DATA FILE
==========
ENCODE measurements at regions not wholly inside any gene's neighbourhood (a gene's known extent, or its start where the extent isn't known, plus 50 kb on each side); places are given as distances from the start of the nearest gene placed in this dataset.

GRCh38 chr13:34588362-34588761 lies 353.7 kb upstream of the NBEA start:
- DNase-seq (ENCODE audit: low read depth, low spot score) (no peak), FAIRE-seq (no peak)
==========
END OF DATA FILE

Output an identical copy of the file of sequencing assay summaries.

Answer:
ENCODE measurements at regions not wholly inside any gene's neighbourhood (a gene's known extent, or its start where the extent isn't known, plus 50 kb on each side); places are given as distances from the start of the nearest gene placed in this dataset.

GRCh38 chr13:34588362-34588761 lies 353.7 kb upstream of the NBEA start:
- DNase-seq (ENCODE audit: low read depth, low spot score) (no peak), FAIRE-seq (no peak)